How much of OpenCL/C is currently supported by Clang?

Hi Phillip,

I'm trying to determine with some precision how much of OpenCL/C is
currently implemented by Clang? I find scattered posts and references
to simple examples and submissions/patches but nothing comprehensive.
Wouldn't something along the lines of the C++11 status webpage be useful?

Having an OpenCL C 'dashboard' is an interesting idea. The question is who
is going to compile and maintain it, and according to which criteria.

At ARM, we have several hundred OpenCL-specific tests (many of which have
combinatorial coverage leading to thousands of tests). Our Clang-based
frontend passes all the tests but relies on a large number of patches to
mainline Clang. Out of interest, we could disable our patches and measure
the pass rate (the number of tests that would still pass divided by the
number of all tests). I could even tell you what the pass rate was for
broadly defined categories of tests, but I'm not sure how useful that would
be without showing you the actual tests...

It seems that a clear description of what is and isn't currently
implemented would save redundant effort of people trying to figure
this out and help converge on a complete implementation by focusing
would-be contributors on what remains.

IMO, any efforts on implementing OpenCL C features that are currently
missing from Clang should better be used on reviewing. ARM, Intel and Apple
already have fully conformant implementations, and are all willing to
contribute their patches to mainline Clang. It's just that the implementers
and the reviewers have limited bandwidth and somewhat misaligned priorities.
For example, I may want to open-source code for a feature that's
particularly painful to maintain first, but even fellow implementers may not
be interested in this feature if supporting this feature is optional...

So, if you are interested in improving OpenCL C support in Clang, I suggest
you request a particular feature that you need via this list, and we will
try to respond quickly with a patch for that feature. In this way, both the
implementer and the reviewer will be perfectly aligned in their desire to
see support for this feature in mainline, which should lead to faster review
cycles and acceptance decisions. We can even populate the dashboard as we
go, marking features that are deemed complete.

Does it make sense?

Best regards,
Anton.

Hi Phillip,

> I'm trying to determine with some precision how much of OpenCL/C is
> currently implemented by Clang? I find scattered posts and
> references to simple examples and submissions/patches but nothing
> comprehensive. Wouldn't something along the lines of the C++11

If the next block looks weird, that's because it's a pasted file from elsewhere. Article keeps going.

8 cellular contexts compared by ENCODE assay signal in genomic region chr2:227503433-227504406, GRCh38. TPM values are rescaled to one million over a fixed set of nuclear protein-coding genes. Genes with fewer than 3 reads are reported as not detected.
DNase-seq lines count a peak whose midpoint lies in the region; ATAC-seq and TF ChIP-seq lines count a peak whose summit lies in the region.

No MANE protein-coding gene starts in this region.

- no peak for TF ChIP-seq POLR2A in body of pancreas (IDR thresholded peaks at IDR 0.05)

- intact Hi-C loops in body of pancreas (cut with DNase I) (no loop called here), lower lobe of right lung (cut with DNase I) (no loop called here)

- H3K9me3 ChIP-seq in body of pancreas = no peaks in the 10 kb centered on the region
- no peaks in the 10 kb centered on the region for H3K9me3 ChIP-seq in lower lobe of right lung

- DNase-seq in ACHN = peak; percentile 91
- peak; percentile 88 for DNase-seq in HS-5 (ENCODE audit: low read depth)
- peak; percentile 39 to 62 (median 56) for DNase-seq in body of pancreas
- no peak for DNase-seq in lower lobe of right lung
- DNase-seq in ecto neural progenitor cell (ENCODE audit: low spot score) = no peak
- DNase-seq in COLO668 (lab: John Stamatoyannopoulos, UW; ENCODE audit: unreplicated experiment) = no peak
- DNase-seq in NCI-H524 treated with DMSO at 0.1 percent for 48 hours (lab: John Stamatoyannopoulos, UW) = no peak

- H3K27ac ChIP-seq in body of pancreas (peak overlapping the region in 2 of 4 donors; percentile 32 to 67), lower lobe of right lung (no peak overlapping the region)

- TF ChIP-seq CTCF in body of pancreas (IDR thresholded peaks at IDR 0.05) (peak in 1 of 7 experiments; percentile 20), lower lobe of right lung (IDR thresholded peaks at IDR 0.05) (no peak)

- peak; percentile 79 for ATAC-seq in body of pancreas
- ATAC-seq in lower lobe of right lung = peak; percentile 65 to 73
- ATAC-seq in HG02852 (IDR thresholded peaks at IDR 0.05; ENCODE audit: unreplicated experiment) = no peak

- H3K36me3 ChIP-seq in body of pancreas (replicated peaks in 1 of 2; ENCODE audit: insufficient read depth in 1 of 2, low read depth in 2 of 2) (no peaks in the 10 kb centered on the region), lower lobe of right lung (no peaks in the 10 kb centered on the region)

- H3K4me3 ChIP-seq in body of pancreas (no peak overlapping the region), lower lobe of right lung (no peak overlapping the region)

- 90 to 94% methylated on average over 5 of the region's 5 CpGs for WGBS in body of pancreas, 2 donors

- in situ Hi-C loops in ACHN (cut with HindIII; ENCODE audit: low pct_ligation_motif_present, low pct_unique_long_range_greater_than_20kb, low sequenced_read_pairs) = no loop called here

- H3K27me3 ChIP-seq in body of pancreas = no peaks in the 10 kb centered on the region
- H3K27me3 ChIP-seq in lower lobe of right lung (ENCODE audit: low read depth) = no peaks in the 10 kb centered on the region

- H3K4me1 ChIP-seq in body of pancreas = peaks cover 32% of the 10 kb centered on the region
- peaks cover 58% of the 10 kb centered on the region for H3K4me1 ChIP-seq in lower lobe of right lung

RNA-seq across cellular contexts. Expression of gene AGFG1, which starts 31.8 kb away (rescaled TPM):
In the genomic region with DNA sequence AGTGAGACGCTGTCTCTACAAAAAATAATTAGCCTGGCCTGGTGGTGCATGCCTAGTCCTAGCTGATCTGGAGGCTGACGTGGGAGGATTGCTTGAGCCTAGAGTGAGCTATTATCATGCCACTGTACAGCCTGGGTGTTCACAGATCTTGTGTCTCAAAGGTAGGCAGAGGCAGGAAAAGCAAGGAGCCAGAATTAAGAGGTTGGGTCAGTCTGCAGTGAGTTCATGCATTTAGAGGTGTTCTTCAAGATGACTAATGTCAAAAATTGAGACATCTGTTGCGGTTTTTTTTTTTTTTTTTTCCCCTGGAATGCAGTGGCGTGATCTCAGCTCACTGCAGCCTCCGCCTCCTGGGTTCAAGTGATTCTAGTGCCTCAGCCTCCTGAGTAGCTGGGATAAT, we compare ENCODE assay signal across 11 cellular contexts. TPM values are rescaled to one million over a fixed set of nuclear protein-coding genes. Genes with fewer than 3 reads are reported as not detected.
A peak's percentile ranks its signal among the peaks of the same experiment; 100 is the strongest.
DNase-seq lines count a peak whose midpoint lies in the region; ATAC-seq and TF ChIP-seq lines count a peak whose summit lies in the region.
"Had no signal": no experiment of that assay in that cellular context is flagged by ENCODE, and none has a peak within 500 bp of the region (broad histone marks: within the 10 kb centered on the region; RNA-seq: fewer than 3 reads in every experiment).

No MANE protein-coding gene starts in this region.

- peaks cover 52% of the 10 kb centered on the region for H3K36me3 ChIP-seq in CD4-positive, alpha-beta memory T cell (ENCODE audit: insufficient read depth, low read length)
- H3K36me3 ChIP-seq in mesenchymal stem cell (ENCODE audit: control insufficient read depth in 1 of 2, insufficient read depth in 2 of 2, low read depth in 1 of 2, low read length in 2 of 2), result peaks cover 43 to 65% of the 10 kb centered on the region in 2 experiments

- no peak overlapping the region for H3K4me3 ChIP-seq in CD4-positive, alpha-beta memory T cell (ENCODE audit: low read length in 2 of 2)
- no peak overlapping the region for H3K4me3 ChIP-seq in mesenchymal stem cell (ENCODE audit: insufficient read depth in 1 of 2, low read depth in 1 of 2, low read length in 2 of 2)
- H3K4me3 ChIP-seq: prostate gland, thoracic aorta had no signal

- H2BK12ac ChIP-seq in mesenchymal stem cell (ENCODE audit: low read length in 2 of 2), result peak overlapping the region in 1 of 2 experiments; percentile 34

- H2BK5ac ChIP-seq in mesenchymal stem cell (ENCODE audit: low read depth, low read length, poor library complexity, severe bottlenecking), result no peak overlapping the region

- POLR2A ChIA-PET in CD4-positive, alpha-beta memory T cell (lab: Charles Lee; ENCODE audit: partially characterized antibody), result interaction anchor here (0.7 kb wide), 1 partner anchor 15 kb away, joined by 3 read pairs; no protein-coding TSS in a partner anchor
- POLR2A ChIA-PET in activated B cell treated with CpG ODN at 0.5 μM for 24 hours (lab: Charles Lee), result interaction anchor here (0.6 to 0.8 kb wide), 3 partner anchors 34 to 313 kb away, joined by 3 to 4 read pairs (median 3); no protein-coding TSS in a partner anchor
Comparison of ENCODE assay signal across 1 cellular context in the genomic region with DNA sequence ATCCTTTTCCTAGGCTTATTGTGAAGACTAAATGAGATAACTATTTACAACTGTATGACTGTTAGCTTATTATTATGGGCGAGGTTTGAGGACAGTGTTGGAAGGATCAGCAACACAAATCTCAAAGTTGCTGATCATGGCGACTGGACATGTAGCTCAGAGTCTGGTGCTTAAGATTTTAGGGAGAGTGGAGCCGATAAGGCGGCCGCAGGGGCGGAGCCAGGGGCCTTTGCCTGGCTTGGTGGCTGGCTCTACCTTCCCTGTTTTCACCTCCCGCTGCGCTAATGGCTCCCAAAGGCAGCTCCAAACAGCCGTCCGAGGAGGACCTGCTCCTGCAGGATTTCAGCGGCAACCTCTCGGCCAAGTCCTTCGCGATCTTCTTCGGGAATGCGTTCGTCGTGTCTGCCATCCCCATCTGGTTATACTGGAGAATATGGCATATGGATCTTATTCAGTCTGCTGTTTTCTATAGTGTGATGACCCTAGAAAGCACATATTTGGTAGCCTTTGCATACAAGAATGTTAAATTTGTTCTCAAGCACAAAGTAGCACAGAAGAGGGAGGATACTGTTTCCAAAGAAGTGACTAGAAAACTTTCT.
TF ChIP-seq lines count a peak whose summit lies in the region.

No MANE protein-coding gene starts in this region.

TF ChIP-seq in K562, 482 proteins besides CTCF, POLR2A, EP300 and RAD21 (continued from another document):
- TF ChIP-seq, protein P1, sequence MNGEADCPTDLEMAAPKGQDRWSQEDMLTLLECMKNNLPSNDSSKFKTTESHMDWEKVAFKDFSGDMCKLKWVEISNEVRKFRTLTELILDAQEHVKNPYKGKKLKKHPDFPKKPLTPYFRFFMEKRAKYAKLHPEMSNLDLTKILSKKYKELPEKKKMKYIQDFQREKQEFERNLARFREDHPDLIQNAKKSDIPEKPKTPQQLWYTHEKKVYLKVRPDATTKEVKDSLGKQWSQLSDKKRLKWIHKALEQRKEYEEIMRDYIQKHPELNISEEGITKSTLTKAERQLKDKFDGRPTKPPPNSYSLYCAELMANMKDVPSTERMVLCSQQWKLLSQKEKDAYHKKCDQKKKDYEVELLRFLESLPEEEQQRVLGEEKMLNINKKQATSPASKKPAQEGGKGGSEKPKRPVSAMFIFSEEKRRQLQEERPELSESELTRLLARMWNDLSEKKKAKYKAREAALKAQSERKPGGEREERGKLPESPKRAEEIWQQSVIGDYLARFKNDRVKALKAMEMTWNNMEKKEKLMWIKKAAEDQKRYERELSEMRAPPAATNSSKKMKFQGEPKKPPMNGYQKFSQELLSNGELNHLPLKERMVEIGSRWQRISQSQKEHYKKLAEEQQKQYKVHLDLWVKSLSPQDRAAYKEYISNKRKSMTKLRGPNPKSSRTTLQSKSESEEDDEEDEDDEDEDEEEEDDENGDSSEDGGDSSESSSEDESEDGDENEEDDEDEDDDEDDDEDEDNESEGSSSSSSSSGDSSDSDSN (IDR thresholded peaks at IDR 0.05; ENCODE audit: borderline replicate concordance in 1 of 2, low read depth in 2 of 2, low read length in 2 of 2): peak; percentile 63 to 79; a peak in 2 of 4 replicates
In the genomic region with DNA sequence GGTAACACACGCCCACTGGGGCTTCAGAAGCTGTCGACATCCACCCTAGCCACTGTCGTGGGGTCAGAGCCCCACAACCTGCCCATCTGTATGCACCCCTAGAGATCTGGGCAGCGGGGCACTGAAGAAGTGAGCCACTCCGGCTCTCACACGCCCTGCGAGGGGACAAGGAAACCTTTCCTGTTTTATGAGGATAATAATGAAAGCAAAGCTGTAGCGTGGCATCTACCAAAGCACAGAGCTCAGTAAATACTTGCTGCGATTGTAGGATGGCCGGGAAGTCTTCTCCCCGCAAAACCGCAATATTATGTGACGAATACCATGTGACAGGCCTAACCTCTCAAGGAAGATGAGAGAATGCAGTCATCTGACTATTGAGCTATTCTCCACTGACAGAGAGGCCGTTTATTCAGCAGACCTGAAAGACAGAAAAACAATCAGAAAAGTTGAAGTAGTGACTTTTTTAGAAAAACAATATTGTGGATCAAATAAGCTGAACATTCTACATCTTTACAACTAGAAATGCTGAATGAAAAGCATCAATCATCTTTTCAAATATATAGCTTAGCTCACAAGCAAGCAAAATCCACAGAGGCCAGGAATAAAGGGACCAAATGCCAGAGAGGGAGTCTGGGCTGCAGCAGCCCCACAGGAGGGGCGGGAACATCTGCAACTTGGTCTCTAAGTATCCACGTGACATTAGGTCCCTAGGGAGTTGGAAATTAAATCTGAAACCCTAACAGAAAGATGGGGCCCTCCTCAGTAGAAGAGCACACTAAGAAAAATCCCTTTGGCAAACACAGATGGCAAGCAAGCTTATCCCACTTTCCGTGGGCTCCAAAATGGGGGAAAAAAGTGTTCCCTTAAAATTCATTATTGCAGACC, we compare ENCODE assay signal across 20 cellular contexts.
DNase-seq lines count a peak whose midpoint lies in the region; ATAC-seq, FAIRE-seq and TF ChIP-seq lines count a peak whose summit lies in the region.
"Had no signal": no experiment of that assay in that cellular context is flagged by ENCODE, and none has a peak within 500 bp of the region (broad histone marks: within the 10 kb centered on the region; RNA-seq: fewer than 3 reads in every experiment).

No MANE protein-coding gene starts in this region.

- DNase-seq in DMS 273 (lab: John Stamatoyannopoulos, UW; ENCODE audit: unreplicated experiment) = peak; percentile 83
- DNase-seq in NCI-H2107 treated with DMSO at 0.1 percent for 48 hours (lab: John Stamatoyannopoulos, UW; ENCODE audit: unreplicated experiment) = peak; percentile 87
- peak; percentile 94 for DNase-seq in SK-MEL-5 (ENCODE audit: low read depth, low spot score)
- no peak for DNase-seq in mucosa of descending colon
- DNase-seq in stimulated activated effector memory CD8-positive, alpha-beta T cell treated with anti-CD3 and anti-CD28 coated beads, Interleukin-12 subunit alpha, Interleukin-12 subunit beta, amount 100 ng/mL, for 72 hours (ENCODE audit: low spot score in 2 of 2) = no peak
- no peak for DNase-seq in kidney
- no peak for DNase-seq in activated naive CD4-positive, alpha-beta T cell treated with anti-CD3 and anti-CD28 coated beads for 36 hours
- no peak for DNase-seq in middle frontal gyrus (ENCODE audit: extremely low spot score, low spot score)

> status webpage be useful?

Having an OpenCL C 'dashboard' is an interesting idea. The question
is who is going to compile and maintain it, and according to which
criteria.

At ARM, we have several hundred OpenCL-specific tests (many of which
have combinatorial coverage leading to thousands of tests). Our
Clang-based frontend passes all the tests but relies on a large
number of patches to mainline Clang. Out of interest, we could
disable our patches and measure the pass rate (the number of tests
that would still pass divided by the number of all tests). I could
even tell you what the pass rate was for broadly defined categories
of tests, but I'm not sure how useful that would be without showing
you the actual tests...

> It seems that a clear description of what is and isn't currently
> implemented would save redundant effort of people trying to figure
> this out and help converge on a complete implementation by focusing
> would-be contributors on what remains.

IMO, any efforts on implementing OpenCL C features that are currently
missing from Clang should better be used on reviewing. ARM, Intel
and Apple already have fully conformant implementations, and are all
willing to contribute their patches to mainline Clang.

I understand what you're saying, but there is something about this that
seems immensely silly. Not only are the three of you (if not others)
duplicating work, but the result is less-than-complete public tools
environment for dealing with OpenCL codes. A number of us in
high-performance computing are deeply concerned about fighting vendor
lock-in with accelerator-based codes, and use of OpenCL over other
proprietary languages would be a great step in the right direction.
Unfortunately, the largest force directing new codes toward proprietary
languages is the enhanced tool support for those languages (driven by
their currently-larger market share). To increase the use of OpenCL we
need to lower the barrier of entry for OpenCL-capable tools, and making
the open-source version of clang fully compliant would be a huge step
in the right direction.

-Hal

I agree with what Hal wrote and irrespective of whether I’m developing on OS X, iOS or Linux dealing with more hoops with a cross-platform, platform agnostic language that OpenCL intended to be, only to see it turn into a check list box ala OpenGL seems detrimental to its success overall. It seems to me that ARM, Intel, Apple, ImgTec and others would want to make it as painless as possible.

Just my 2 cents.

  • Marc